Theology of Film: The Hobbit pt. 1

It happened nearly a decade ago for me. The first Lord of the Rings series supplanted the original Star Wars  as my favorite nerd trilogy. The prequels to Star Wars definitely helped that series lose its title. Poor writing and the dumbing down of one of the greatest villans of all time were huge factors. From that moment on, Lord of the Rings stood above the rest as the great nerd narrative.

The only issue I have with “The Hobbit” is that it should have been made before Lucas revisited the SW galaxy because it might have challenged him to make a better product. “The Hobbit” does everything right when it comes to adding onto a legendary franchise. It is faithful to the source material and it shows a strong cohesive bond to the original trilogy.

The return to Middle Earth is both familiar and fresh. The return of many beloved characters brings nostalgia and gives more insight to them without feeling like they were completely remade as characters.

Howard Shore returned to score the movie and it is filled with familiar musical themes and melodies but it brings in some new elements and melodies as well. Perhaps the strongest of the new musical tracks is the dark chant sung by the dwarves while in Bilbo’s home before leaving on their great journey.


When Tolkien (a devout Christian) wrote “The Hobbit” he wrote it as a children’s book. As a result it was a lighter book then the trilogy that would later follow. Even though it was a kid’s book it was heavy on spiritual themes. I’ll try to tackle some of them over a series of posts but for today I want to stick with one major theme of “The Hobbit”.too brings in old melodies and themes while adding too the lore instead of trying to rewrite it. Perhaps my favorite of the new material is the chant the dwarves sing before setting off on their journey. He has again created a soundtrack that will stick with me (and my iPod) for a long time.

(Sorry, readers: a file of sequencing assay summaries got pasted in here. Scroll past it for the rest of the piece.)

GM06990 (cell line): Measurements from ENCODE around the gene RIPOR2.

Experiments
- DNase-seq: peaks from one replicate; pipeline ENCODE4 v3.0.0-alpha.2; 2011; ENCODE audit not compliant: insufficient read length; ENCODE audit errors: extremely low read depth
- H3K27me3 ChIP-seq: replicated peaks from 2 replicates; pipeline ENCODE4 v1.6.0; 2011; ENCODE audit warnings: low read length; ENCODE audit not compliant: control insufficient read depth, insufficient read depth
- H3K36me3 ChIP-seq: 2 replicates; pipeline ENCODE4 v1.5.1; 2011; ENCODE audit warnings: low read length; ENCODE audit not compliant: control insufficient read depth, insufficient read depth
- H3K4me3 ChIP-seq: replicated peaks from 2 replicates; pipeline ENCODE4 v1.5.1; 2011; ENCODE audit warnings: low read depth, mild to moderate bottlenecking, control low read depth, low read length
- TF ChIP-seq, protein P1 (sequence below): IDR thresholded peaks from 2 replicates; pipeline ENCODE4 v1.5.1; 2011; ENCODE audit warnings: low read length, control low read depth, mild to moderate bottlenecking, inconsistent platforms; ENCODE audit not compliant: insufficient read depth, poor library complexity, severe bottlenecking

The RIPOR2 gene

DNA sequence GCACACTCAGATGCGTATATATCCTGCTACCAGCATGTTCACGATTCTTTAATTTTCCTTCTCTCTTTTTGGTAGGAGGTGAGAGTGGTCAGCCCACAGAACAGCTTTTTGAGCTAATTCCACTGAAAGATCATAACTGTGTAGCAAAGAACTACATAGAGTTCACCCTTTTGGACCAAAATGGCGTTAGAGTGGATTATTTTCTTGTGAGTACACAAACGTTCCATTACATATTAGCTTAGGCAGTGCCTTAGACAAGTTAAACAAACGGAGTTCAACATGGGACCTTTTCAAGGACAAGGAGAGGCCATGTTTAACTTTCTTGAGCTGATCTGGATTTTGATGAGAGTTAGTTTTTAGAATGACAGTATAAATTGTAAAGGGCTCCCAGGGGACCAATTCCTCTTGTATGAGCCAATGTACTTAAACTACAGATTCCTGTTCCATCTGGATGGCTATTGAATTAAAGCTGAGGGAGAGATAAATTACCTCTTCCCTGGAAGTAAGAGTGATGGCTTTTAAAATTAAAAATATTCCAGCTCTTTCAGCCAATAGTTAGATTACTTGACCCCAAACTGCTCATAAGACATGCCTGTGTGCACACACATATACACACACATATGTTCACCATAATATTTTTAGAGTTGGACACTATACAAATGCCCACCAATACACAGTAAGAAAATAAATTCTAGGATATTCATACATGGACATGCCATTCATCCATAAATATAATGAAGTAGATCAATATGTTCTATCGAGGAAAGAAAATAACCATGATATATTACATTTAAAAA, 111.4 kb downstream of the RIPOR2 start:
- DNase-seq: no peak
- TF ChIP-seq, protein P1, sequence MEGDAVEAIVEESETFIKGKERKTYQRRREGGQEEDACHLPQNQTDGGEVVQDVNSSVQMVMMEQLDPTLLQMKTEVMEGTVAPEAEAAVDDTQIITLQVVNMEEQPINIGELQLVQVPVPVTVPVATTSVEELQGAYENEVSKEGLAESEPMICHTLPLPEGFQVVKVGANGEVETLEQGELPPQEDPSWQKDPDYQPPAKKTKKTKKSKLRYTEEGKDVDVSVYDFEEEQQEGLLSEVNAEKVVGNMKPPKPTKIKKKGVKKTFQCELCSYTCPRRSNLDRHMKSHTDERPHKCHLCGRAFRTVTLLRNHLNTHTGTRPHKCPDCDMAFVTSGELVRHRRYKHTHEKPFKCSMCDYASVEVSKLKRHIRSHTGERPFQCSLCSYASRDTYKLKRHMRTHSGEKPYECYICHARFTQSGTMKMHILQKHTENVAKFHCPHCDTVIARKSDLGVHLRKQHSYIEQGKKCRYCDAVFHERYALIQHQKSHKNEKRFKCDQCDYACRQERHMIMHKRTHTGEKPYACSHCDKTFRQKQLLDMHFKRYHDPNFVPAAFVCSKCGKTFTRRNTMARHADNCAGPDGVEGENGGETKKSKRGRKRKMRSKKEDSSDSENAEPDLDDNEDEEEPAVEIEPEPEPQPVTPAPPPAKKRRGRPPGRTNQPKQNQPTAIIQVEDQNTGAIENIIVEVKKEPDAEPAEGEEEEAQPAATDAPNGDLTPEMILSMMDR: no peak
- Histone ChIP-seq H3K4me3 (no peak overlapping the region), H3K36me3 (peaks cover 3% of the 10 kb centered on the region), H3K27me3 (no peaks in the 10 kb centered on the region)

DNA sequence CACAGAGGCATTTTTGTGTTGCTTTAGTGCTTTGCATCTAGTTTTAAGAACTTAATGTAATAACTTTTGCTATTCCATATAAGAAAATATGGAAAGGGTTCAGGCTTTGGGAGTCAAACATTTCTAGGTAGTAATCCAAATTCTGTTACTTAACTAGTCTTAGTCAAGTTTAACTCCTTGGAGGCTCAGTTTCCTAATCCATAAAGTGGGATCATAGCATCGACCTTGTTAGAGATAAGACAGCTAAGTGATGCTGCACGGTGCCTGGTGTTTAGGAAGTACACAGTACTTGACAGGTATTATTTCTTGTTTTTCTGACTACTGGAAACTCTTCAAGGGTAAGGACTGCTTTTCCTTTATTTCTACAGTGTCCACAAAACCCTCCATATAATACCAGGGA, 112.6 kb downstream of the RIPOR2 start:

Gandalf: You’ll have a tale or two to tell when you come back.
Bilbo Baggins: You can promise that I will come back?
Gandalf: No. And if you do, you will not be the same.

Bilbo is afraid to go on an adventure because good hobbits don’t do that sort of thing. They are thought of as odd so they instead choose the path of least resistance – which is to do nothing. Though he at first doesn’t want to go on an adventure there is something within Bilbo that will not allow him to be still. He is compelled to action, to do something, to be a part of something.

The idea of being transformed by adventure is a huge them of both “The Hobbit” and “The Lord of the Rings” trilogies. How is this idea of adventure Scriptural though?

The call to follow Jesus is also a call to adventure. When Jesus called his disciples away from their jobs and lives it wasn’t a call to just simply become people who watched Jesus. It was a call to adventure. A call to get their hands dirty. A call to do something with their lives and have a tale or two to tell.

The call to follow Jesus was not and is not a safe call but it is a rewarding one. Most adventures are. They can be filled with danger, wether those dangers are things like dragons, trolls, spiders and goblins or those dangers are religious leaders, shipwrecks and controlling empires.

The great thing about what we see in “The Hobbit” and the Christian life is that as we follow in the adventure we are changed in something more than we thought we could ever be but once that change happens we realize then that we are becoming who we were meant to be.

When we watch “The Hobbit” it should be a reminder that the call to be a Christian isn’t a spectator invitation. Bilbo wasn’t invited to be a part of Thorin’s party then left at home. He had to pack up, get dirty, and get involved.

Our call to follow Jesus is the same. We need to get off the couch and stop pretending to be a part of the adventure and instead start living it.

Will it be safe? No. But we will have a tale or two to tell.

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